As we went back down the sky started to clear again and we once again had beautiful views of the peak teasing us und questioning our call to turn around. But we had a gorgeous day anyway!

Bedwell & cream lake

Still not tired of hiking we took off again the third day. For the first time we managed to leave the campsite fairly early and set out for the trailhead. Instead of driving through the mine we took the backroad to the Bedwell lake trailhead. Rachel's car we left at the other side of the trail, or at least at what we thought was the other side of the trail. This way we were hoping to walk the trail and then Rachel and I would take her car to get my truck from the other side. Unfortunately the road to the trailhead was defenitly not usable for any vehicle with low clearance or without 4x4. Even my heart rate went quite a bit up once again driving up there. At least the good adrenaline rush I always get when driving tricky backroads made me wake up entirely. 

So for the first time we started hiking at arround 9am, knowing that it's probably gonna be a long day. The first part of the trail lead us through dense forrest, once again in steep switchbacks up to a platau. Arriving at the top we got once again greeted by a Blackbear standing in the middle of the trail, helping him self to the feast of berries. This time it was a big and fat male one. We all stopped, gripped the bear spray tight and made loud conversation so he would hear us coming. Mildly impressed the bear started trotting along the trail and finally starting to climb the rocks to our right. 

Once we were sure that the trail was clear and he wasn't coming back we continued on our way and not after long reached Baby Bedwell lake, still hidden between within dense forrest. Climbing the little ridge that separates Baby Bedwell and Bedwell lake the majestic peaks of the Mt.Taylor and Big Interior Mountain came into view. 

From here the well marked and maintained hiking trail transformed quickly into an unmarked route leading as along Big Interior Mountain towards Cream lake. Climbing up and down boulders, along creeks and through beautiful meadows we soon left the Forrest behind and reached Little Jim Lake. From here the route continued up a bouldery saddle and the views got even more stunning. I expected Strathacona to be nice, but the beauty of that hike surprised all of us. From day to day and minute to minute Strathacona became more and more pretty. And even though it was a beautiful day, we didn't see a single other person all day. Taking a photo brake ever few steps we slowed down quite a bit until everybody's stomach was longing for a well deserved lunch break. With every small puddle we passed the question came up whether that would finally be cream lake - no. But once it came into view there was no question about it's identity anymore. A view just as pretty, if not even more then all the famous 'instagram-spots' from the main land. Here we could also finally have our lunch break...

From here the plan was to follow a trail along the lake shore to the opposite site, from where another trail was supposed to take us down to the valley and along the river all the way to Rachels car. The maps we had looked promising enough... But as we tried to get around the lake and couldn't find a real trail or safe route an uneasy feeling started to take over my mind. Double checking every step I took along the steep slippery slope, not necessarily looking forward to go swimming in the ice cold water we slowly found a scramble/bush wrack to the other side. Taking a deep breath of relief we looked around, trying to finally find the proper trail. There where a few options that kind off looked like a possible route but nothing really eye catching. Double checking every map we had we decided to give it a go. It was 3pm already, our shortest way out and daylight doesn't last forever. There was no trail, not in the slightest and the terrain was way to steep, slippery and overgrown to bush wrack through. The group's attitude had changed too, the tension rose with every step. Worth the try or better turn around as long as it was still possible? It took a while to get everybody completely convinced that turning around and getting out the same way we came in was the only safe option we had. Even more nervous than before we once again climbed along the steep lakeshore, trying not to slip on the icy grass. It was 4:15 as we reached the other side of cream lake and we knew we had at least another 4 hours of hiking in front of us. But at least we had walked the path before, we knew it existed and it would bring us straight back to the truck. The most demanding part of the trail lay right before us, from cream lake back to Bedwell lake, and if we were quick enough we would be able to reach Bedwell lake before dark. Next to the light problem I was also worried about the quickly dropping temperatures that would lead to a nice layer of slippery frost all over the partially steep trail. Nothing I was too much looking forward too. At least we had all been prepared enough to take our headlamps along. So worked on lifting the spirits up once again and started walking back. The good thing was that we could once again enjoy the most beautiful part Strathacona, maybe even more beautiful now, with the slowly setting sun. Loosing the path only a few times we actually made it back all the way to Baby Bedwell lake in Daylight.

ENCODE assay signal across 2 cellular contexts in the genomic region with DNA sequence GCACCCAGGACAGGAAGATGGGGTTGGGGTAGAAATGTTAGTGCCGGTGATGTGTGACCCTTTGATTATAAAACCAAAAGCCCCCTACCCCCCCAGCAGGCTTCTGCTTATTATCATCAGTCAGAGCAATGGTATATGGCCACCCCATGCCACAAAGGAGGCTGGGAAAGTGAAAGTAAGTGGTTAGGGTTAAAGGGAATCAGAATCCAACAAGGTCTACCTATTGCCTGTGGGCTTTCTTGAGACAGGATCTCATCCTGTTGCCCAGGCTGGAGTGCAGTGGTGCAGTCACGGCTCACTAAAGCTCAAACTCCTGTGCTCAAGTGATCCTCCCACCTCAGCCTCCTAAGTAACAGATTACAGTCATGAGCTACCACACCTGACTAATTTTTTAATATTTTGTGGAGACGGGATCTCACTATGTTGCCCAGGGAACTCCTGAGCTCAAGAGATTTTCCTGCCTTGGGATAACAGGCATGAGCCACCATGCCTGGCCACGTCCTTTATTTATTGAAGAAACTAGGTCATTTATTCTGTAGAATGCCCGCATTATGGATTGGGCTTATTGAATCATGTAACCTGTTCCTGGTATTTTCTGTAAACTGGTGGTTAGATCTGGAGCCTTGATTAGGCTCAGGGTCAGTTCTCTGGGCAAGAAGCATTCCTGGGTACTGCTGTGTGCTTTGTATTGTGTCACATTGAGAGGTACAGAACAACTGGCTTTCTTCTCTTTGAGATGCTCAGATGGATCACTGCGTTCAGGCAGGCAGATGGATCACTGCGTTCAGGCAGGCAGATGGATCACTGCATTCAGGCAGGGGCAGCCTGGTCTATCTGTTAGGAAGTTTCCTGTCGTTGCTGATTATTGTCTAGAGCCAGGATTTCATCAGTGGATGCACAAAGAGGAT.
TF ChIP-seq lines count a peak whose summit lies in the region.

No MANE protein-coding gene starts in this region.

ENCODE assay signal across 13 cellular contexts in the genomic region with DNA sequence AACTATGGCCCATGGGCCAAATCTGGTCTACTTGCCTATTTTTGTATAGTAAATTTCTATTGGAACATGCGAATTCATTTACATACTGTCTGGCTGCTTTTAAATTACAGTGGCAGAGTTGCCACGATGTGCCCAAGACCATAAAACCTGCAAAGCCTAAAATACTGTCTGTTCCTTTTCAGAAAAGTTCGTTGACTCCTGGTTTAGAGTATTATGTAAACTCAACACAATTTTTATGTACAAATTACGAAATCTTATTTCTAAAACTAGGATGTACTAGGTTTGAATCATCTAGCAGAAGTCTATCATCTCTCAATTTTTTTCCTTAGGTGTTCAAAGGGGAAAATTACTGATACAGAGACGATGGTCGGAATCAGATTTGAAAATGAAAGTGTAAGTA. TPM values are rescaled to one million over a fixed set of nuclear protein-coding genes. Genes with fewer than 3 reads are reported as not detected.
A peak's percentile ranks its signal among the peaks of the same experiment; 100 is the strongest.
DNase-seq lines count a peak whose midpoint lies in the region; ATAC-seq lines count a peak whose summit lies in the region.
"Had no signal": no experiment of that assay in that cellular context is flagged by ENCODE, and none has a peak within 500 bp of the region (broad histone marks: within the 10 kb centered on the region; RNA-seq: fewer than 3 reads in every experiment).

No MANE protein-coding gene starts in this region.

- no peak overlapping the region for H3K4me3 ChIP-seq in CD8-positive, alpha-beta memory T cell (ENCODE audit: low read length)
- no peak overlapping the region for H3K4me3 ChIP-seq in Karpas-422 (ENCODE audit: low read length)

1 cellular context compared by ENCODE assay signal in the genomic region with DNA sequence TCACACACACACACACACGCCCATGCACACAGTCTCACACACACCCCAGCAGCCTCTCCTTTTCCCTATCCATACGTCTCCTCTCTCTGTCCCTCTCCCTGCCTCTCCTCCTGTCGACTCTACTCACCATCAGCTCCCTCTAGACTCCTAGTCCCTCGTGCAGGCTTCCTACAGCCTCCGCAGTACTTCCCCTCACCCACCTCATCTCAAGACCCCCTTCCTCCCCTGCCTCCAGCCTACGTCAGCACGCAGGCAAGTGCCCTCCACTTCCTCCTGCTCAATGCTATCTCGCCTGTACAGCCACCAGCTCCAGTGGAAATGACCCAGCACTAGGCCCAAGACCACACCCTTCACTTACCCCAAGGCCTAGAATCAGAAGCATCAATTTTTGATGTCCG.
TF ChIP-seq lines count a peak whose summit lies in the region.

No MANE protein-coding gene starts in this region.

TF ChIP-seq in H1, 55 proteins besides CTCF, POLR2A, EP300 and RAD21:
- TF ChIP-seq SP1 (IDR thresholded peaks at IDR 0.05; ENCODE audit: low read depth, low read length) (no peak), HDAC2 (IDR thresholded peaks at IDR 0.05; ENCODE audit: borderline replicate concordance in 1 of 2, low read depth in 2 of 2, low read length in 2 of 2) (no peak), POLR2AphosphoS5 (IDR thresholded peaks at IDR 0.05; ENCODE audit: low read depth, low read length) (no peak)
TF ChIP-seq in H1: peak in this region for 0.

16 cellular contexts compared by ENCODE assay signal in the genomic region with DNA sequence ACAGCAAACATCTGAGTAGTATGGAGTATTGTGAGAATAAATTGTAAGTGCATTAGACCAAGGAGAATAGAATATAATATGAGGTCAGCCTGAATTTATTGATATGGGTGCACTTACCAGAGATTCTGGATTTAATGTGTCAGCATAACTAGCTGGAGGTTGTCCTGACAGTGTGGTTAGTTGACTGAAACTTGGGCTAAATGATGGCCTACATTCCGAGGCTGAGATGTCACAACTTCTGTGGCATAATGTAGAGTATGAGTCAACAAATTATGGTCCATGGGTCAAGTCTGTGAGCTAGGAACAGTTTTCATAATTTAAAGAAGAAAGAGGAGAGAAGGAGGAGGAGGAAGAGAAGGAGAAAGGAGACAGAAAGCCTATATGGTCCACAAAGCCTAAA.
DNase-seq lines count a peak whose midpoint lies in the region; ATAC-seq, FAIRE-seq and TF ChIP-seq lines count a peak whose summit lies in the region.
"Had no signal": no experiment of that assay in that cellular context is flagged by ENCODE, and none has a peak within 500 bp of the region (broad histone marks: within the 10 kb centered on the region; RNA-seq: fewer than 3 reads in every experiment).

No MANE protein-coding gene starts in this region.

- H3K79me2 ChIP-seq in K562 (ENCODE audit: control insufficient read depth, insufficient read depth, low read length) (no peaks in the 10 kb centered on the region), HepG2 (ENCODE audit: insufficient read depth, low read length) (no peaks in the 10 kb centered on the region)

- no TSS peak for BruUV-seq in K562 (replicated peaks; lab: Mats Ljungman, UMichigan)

From here at least we had a proper trail again, that we couldn't even loose in the dark. Walking deeper and deeper back into the dense forrest we quickly lost the rest of the light and had to take out our headlamps to avoid stumbling over roots or stepping in deep muddy holes. By then everybody was in a good mood again, the tricky part was behind us, now we only had to get through the physically tough part. With every step I felt the blisters on my feet getting worse and I was not the only one. Additionally the knees started to ache and the time simply didn't wanted to pass anymore. For a while listening and feeling the dark forrest around us distracted us enough to forget the pain. We walked for 2 full hours in complete darkness. I think the only time I have ever been more relived to see the days destination of a hike was on my Slovenian Easter hike. 

But at least for me the adventure wasn't quite over yet, I still had to drive us all safe back out. My truck helped me a lot (did I ever mention how much I love my truck?!), and as we reached the main road I could finally calm down again - we had made it; once again; what an adventure!